International funds made up of small- and mid-sized companies may be a victim of their own stellar success, according to The Wall Street Journal.
While international funds comprised mainly of large-cap stocks have delivered an average annual return of 29% in the past three years, international small cap funds have delivered 39%.
In the past five years, 59 international small-caps delivered returns of 16% per year, according to Chicago-based analyst, Morningstar, while international large-caps gained 9%.
Their success has made these funds so popular, that some are now closing to new investors, who are pouring in more money than the funds can manage.
"When a group of funds attracts so much money in new flows that the funds are forced to close, that's often a sign that these funds have reached their peak," said Dan Lefkovitz, an analyst for Morningstar. "The more money that these managers have to put to work, the more this dilutes their ideas," he said.
In fact, 12 of the 25 international small-caps ranked among the top, according to Morningstar, have closed.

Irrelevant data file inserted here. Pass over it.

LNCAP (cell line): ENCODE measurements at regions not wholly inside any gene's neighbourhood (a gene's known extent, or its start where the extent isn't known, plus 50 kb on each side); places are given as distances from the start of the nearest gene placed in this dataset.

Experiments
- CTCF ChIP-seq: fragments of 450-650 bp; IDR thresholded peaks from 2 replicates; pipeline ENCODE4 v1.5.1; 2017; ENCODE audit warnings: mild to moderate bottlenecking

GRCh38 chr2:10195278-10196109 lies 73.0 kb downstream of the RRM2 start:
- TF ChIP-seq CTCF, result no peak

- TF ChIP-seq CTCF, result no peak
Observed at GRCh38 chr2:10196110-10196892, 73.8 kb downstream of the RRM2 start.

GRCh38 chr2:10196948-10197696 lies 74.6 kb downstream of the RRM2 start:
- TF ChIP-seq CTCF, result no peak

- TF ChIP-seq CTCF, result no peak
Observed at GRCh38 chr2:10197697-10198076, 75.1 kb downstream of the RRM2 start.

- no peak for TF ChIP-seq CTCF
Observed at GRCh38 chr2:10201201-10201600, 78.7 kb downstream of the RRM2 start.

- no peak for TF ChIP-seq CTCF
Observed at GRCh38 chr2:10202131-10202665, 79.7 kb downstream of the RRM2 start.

International small and midsize funds consist of companies with an average market value of $1.8 billion, and no more than $5 billion. Robust returns have driving the prices of these funds up so high, many no longer consider them a good deal.
"Clearly, these funds are riskier in that there's going to be more volatility," said Harold Evensky, a financial adviser at Evensky & Katz Wealth Management in Coral Gables, Fla.
The fragility of these funds was exemplified in January, when Japanese regulators raised questions about Internet company Livedoor. The firm's former president and four other executive were accused of submitting fraudulent financial forms and violating other laws. Japanese investors, many of whom used borrowed money to invest in the company, sold off shares in other small companies to repay their loans. As a result, stocks across Japan plunged.
"Anyone involved in the Japanese market was affected in some way by Livedoor, said Justin Thomson, a portfolio manager with Baltimore-based T. Rowe Price International Discovery Fund. Although his fund held no Livedoor stocks, his Japanese Internet holdings suffered.
The mergers-and-acquisitions sweeping Europe and Japan, thereby boosting small company stocks, will continue, according to Thomson.
Evensky, whose firm managed $500 million, advises clients to keep up to 25% of their international portfolio in smaller stocks.